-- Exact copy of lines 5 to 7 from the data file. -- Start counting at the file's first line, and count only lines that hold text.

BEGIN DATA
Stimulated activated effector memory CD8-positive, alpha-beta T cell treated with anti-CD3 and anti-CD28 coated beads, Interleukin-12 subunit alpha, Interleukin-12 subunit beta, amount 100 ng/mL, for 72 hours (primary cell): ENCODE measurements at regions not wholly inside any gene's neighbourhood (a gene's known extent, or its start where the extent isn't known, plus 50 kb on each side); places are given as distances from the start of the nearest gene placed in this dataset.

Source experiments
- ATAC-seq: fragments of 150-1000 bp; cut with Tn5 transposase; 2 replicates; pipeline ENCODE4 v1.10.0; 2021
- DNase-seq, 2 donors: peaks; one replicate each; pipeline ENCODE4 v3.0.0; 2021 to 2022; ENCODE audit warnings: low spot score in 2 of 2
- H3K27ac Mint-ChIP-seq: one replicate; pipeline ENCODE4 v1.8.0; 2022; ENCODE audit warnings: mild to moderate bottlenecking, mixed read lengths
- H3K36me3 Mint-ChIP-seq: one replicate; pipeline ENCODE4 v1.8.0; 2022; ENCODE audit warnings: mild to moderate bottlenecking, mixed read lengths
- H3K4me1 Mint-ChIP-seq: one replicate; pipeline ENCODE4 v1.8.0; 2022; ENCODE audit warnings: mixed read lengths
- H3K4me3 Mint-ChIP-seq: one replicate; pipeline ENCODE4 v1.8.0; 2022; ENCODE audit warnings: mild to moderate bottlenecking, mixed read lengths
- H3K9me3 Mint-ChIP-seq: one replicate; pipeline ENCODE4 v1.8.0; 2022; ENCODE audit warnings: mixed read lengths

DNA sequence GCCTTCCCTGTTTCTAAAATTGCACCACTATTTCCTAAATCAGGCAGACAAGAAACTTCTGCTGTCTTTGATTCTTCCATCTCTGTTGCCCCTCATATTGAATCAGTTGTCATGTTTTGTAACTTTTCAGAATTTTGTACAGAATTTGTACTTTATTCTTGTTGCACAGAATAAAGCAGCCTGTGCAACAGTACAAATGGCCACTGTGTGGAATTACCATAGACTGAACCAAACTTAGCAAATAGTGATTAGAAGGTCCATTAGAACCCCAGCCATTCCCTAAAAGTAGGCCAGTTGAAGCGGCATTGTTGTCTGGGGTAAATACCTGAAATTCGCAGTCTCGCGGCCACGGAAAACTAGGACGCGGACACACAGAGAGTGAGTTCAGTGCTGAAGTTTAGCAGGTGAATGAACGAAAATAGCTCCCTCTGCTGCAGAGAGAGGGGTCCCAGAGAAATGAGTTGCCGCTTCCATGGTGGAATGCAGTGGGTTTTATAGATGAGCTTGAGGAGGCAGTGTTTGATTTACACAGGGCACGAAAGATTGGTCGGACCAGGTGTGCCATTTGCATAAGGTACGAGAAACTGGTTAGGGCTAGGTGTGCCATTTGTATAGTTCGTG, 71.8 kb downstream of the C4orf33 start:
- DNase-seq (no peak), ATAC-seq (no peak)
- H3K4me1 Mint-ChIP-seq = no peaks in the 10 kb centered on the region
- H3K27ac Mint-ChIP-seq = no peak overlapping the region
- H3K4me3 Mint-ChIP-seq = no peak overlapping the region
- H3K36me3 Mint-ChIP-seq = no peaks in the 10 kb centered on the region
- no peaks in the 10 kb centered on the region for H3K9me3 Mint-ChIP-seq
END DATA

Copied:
- H3K27ac Mint-ChIP-seq: one replicate; pipeline ENCODE4 v1.8.0; 2022; ENCODE audit warnings: mild to moderate bottlenecking, mixed read lengths
- H3K36me3 Mint-ChIP-seq: one replicate; pipeline ENCODE4 v1.8.0; 2022; ENCODE audit warnings: mild to moderate bottlenecking, mixed read lengths
- H3K4me1 Mint-ChIP-seq: one replicate; pipeline ENCODE4 v1.8.0; 2022; ENCODE audit warnings: mixed read lengths